Before he founded the The Path to Freedom movement in Pasadena in 2000, Jules Dervaes homesteaded in the New Zealand outback and rural Florida, where he had lots of land to work with. Coming to Pasadena with his family, he had to shrink his operation from 10 acres to an area that, if you subtracted the house, was one-tenth of an acre.
In the beginning, the Dervaes family goal was simple: to survive. And within a few years, they realized their plan was working. They also saw potential to turn their homestead into an outreach program so others could benefit. They began a Web site, www.pathtofreedom.com, which expanded to include a daily blog. A revolutionary idea at the time, the blog chronicled the family’s day-to-day experiences.
Today, their homestead in Pasadena can claim some amazing stats.
Annually they produce around 3 tons of fruits and vegetables, 1,780 chicken and duck eggs and 25 pounds of honey. Additionally they have produced 1,500 gallons of bio-diesel fuel since 2004 and over 11,500 kwh of solar power produced since 2003. Not too bad for one-fifth of an acre.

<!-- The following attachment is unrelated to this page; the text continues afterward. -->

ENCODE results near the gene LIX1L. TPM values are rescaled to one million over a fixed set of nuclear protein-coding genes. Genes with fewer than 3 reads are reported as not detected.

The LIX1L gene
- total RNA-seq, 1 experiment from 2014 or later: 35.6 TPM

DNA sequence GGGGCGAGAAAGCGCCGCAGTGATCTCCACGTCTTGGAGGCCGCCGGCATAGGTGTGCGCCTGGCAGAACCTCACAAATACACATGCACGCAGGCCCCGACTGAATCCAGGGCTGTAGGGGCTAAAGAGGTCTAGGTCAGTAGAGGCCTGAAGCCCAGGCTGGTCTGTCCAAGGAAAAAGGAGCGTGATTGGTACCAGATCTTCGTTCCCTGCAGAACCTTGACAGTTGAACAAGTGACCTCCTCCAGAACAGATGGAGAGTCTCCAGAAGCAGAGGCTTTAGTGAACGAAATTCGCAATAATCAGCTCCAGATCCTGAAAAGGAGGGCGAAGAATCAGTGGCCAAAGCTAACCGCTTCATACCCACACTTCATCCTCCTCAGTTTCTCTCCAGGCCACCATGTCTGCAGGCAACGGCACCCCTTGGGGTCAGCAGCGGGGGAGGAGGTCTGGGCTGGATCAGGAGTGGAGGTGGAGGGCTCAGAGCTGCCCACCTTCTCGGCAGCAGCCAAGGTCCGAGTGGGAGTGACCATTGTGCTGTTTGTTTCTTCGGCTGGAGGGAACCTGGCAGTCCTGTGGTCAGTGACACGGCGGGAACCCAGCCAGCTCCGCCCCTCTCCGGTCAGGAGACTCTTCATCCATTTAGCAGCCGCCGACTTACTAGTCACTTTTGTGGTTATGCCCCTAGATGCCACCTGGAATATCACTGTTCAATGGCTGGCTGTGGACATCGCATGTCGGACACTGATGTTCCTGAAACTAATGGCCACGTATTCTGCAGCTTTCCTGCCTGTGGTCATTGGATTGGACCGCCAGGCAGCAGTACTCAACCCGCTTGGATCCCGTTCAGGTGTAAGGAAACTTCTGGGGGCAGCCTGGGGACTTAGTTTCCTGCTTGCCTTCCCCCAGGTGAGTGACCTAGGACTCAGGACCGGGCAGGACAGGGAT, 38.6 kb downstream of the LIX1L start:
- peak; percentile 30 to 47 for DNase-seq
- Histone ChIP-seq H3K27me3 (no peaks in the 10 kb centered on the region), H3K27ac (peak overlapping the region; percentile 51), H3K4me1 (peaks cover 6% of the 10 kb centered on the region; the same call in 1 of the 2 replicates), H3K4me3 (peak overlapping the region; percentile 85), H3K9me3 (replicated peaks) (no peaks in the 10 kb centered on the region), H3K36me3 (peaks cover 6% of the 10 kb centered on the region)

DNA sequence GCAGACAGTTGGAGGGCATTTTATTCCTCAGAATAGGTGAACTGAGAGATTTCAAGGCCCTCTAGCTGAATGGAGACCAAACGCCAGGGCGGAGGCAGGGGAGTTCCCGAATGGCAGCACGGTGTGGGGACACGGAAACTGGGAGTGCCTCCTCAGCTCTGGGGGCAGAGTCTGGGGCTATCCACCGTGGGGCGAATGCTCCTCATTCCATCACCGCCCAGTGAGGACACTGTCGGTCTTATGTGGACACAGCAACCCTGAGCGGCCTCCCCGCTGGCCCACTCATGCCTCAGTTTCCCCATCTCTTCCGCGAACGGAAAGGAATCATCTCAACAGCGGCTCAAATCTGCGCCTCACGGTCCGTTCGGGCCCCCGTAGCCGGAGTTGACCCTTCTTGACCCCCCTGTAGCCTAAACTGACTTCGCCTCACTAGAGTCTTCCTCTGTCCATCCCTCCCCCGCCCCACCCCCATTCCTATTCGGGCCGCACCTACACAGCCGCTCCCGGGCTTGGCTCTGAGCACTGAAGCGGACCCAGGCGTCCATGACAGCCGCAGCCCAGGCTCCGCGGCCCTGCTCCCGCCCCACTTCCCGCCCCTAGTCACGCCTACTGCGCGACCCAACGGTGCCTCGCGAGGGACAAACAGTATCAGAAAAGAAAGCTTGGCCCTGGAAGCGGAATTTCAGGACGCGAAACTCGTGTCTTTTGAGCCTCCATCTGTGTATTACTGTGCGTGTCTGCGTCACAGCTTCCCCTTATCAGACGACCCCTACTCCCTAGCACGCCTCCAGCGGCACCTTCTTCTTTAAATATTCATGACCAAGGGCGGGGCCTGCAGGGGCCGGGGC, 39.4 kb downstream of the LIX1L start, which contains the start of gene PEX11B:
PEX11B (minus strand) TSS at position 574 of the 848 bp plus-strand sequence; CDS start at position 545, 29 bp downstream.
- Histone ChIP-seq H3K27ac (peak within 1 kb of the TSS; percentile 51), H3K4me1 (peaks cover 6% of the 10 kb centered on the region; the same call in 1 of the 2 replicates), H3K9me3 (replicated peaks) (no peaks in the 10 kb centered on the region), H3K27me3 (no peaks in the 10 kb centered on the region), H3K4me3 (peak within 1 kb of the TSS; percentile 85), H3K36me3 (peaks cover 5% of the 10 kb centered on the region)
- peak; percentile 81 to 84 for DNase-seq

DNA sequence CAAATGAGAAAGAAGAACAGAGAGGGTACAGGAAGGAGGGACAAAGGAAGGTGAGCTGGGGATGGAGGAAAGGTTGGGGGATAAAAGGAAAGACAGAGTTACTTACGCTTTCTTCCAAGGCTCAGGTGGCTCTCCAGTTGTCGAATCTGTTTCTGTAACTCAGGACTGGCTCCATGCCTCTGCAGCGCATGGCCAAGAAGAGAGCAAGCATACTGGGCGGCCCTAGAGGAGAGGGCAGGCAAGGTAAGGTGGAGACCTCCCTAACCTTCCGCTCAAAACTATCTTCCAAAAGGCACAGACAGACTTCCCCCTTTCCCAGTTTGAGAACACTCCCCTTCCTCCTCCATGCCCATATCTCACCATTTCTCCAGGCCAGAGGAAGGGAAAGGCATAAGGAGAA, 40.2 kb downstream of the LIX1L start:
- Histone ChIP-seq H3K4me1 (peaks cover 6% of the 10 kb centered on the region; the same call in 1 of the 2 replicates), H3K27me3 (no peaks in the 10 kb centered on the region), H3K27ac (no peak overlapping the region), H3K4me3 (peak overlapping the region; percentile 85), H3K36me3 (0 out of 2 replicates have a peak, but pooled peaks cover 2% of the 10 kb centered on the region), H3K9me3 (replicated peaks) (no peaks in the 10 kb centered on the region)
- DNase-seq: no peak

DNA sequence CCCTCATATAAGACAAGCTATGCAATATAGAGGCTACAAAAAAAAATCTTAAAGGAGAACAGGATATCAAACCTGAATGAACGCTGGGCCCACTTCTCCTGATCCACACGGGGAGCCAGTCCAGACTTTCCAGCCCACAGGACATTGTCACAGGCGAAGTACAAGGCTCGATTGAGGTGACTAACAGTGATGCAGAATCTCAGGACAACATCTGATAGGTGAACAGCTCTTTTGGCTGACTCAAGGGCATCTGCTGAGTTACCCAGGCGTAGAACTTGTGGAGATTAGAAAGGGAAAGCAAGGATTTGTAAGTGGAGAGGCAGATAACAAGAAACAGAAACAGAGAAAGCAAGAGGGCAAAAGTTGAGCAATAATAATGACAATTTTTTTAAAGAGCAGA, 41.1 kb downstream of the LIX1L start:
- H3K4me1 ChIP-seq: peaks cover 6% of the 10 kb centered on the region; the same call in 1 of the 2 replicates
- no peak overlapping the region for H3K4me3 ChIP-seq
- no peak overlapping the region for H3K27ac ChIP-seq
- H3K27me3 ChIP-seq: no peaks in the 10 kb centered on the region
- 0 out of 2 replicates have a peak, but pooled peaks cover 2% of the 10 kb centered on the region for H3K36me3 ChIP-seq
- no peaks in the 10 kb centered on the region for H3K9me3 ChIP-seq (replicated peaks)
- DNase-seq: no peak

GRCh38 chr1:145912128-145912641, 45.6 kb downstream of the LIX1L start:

When the Web site began to grow, they realized the value of a social networking site just for gardeners, and www.freedomgardeners.org was born. The site has over 6,000 members from around the world and provides a forum where gardeners can help each other.
Post: What costs are involved in getting started?
Dervaes: We were on a budget and things were expensive here, so we went on the cheap. We’d collect bed frames and turn them in to trellises, and turn river rock and glass bottles into edging. I wanted to show that every family could do this, without having to be rich. We were always trying to find the least expensive way to have things done. You don’t have to be rich to take care of the environment.